4. Electricity and magnetism

In 1820, the Danish scientist, Hans Christian Oersted, apparently inspired by the effect of a thunderstorm on a compass needle and suspecting lightning as the culprit, performed an experiment to show that, if a compass needle is positioned above or below a current-carrying wire, it attempts to set with its long axis perpendicular to the wire. This was perhaps the first demonstration of a direct link between electricity and magnetism, that is, between the electricity in the current and the magnetic effects on the compass needle, rather than the revealing of another similarity between electric and magnetic effects. (It is appropriate at this point to stress the importance for this, and other similar experiments, of the discovery of the voltaic pile as a provider of a continuous source of current.) Very soon after, the French scientists, Jean-Baptiste Biot and Félix Savart, in their attempts to find more qualitative results showed experimentally that the actual force on a magnetic pole due to the current in a long straight wire was proportional to the current in the wire, inversely proportional to the perpendicular distance from the point to the wire and acted in the direction perpendicular to the plane containing the wire and the point. They then investigated the problem theoretically and found the familiar differential form of the law. In this differential form, where the force due to a current-carrying ‘element’ of wire is written down, the familiar inverse square law is again encountered which then integrates out to give the above-mentioned law. Also, in 1820, André-Marie Ampère undertook further mathematical study of this phenomenon, showing how two parallel current-carrying wires attract or repel each other, depending on whether the currents are in the same or opposite direction. He also wrote down an expression for this force for more general kinds of currents. Since this force is essentially the magnetic field, Ampère's work gives a very general expression for the magnetic field generated by a current. His work was of crucial importance for what was to follow several decades later (and Maxwell was to refer to him as the ‘Newton of electricity’). Thus, not only could a current-carrying wire affect a magnet, as Oersted had showed, but it could also affect another current-carrying wire. But if a current-carrying wire (i.e. charges in motion) could create a magnetic field, could a magnetic field create a current?

In 1831, in a paper read to the Royal Society, the English scientist, Michael Faraday, described a most remarkable experiment (see Faraday 1839–1855). He wound two separate insulated coils of wire onto an iron ring with one coil attached to a galvanometer and the other to a battery. When he switched the battery current on, the galvanometer needle flickered, as it did again when he switched it off. In the intervening stationary period, and although current still flowed in the second (battery) wire, the galvanometer recorded no current in the first wire. Thus, he demonstrated that a changing magnetic field, caused by the current starting up or closing down in the second wire, created a current in the first (galvanometer) wire. He also showed that the same current creation could be achieved by simply moving a magnet (again creating a changing magnetic field) inside a wire coil which was attached to a galvanometer. No such effect on the galvanometer was recorded if the magnet was nearby but stationary. Thus, a changing magnetic field was capable of creating a current in a conductor. (This phenomenon was also apparently known to the American, Joseph Henry, but he failed to publish before Faraday.) This remarkable result of Faraday was to be put to many practical uses including the electric motor and the dynamo for generating electricity.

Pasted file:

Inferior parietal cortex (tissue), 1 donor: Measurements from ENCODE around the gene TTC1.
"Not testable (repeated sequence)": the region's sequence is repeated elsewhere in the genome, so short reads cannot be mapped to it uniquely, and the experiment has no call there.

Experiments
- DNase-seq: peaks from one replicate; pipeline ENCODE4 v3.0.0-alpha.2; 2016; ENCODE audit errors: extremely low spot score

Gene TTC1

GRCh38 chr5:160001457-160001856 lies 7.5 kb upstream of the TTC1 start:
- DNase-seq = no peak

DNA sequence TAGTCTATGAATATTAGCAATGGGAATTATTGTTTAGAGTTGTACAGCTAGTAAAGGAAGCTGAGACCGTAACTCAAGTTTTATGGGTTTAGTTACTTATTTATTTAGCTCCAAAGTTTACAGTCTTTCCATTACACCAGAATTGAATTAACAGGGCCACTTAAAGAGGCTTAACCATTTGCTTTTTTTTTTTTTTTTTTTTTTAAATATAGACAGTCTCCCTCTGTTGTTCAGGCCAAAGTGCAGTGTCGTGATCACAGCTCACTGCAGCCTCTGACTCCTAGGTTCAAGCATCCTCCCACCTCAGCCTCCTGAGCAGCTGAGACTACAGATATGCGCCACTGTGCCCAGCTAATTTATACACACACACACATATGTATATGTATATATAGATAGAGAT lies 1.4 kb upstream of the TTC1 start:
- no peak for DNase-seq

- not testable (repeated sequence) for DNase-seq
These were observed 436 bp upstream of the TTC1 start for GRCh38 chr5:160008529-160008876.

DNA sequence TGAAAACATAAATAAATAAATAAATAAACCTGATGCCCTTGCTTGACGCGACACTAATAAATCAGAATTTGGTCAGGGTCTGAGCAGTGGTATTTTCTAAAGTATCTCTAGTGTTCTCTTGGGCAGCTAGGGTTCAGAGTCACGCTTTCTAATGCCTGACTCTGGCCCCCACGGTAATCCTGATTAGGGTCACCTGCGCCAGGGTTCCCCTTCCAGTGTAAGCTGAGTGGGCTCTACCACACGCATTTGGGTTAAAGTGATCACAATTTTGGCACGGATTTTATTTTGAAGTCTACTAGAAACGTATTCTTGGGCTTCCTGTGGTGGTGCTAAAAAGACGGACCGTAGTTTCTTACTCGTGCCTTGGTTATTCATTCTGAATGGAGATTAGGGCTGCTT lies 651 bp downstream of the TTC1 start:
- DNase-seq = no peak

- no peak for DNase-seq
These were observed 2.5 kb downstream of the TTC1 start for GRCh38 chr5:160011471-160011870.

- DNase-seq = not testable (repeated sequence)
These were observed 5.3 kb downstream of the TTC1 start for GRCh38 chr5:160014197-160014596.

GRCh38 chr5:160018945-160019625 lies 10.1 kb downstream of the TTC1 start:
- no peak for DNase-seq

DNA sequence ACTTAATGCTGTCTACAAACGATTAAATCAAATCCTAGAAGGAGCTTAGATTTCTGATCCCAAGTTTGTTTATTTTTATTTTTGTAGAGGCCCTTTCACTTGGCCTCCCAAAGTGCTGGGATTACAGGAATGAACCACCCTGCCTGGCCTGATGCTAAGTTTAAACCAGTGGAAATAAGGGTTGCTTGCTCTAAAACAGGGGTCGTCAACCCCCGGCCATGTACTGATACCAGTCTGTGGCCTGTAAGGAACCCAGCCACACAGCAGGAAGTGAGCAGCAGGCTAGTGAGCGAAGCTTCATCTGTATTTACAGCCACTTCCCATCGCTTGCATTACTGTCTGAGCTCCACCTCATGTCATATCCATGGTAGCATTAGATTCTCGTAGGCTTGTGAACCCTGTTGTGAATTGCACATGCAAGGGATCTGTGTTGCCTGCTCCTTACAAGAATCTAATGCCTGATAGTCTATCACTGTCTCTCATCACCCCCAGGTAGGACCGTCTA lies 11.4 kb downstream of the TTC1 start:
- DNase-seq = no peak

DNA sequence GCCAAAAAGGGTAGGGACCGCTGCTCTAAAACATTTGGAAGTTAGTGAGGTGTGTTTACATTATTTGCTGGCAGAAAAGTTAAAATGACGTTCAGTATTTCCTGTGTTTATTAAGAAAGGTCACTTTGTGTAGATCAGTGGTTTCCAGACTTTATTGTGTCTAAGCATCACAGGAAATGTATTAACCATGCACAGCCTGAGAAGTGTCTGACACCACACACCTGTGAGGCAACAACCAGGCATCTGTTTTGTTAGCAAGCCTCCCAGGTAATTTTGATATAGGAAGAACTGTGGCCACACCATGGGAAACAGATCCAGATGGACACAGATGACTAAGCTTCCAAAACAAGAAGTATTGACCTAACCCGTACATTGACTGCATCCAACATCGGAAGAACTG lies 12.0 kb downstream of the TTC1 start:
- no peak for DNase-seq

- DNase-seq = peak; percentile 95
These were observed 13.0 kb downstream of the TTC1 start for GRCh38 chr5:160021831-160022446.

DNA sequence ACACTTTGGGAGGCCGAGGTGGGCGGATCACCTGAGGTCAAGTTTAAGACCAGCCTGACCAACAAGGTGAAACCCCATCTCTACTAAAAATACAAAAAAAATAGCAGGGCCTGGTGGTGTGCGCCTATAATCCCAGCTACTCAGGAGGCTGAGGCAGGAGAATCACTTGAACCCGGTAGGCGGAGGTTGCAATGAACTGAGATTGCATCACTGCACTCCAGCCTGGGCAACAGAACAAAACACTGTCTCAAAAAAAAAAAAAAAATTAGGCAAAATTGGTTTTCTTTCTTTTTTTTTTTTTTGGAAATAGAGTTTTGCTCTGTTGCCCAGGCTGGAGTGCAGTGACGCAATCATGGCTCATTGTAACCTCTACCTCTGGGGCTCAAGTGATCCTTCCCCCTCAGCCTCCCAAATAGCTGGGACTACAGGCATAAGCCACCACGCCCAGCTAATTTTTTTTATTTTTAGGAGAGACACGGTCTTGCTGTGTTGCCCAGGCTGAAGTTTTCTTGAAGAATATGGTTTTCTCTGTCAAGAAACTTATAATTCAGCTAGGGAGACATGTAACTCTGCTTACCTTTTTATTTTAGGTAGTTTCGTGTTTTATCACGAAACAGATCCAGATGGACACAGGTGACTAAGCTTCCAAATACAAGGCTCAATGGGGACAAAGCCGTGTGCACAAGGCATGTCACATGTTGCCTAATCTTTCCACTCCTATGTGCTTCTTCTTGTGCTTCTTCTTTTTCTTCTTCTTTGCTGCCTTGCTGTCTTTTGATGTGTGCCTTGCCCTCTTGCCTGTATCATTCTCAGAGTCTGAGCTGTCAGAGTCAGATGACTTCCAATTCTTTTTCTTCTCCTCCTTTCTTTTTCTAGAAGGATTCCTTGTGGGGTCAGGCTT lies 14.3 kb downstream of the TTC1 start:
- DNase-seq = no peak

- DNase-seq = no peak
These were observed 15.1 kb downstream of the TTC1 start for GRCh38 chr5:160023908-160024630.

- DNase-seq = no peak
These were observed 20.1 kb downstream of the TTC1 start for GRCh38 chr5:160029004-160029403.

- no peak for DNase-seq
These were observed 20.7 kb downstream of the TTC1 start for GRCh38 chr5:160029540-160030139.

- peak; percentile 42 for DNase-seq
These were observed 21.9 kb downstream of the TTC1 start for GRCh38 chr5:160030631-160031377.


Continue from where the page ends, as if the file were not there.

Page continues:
Faraday's ideas rested not on mathematics, for Faraday had no mathematical training, but on his concept of lines of force. (However, Faraday's thinking was, in its nature, mathematical (geometrical) and was found to be rather useful in the later developments by the mathematical physicists.) Thus, Faraday imagined such lines emanating out from electric charges (electric lines of force) or from magnetic poles (magnetic lines of force). Indeed, such visual concepts are still used in understanding the theory of electricity and magnetism, even if the mathematics that was ultimately to describe this theory had no need of them. Faraday imagined that the space in which a magnetic field operated was in a special state, called electrotonic and his lines of force are particularly instructive, geometrically, in understanding, for example, the well-known patterns observed in the vicinity of a magnet (as observed by Gilbert) by covering it with a horizontal piece of paper and sprinkling iron filings on the paper. Lines of force are also useful in many applications of electromagnetic theory; for example, the current observed in Faraday's experiment can also be created by moving the galvanometer wire in the vicinity of a stationary magnet. Thus, the consequences of Faraday's experiment really depend only on the relative motion of the magnet and the wire. So one can picture the Faraday experiment by imagining that the current in the wire is created by the changes of the lines of magnetic force across the galvanometer wire and this picture is faithful to the fact that only relative velocities are involved. Thus, the experiments of Oersted, Ampère, Faraday and others display the interrelations between currents (moving charges) and magnetic fields. (However, as remarked by Einstein in his original paper on special relativity, although the effect is experimentally symmetrical, in the above sense of relative velocity, the conventional way of describing it is not. For when the magnet moves, one seeks an explanation for the induced current in the changing magnetic field in the vicinity of the wire whereas if the magnet is at rest one finds the reason for the current in the forces acting on the moving charges in the wire within the magnetic field created by the magnet.)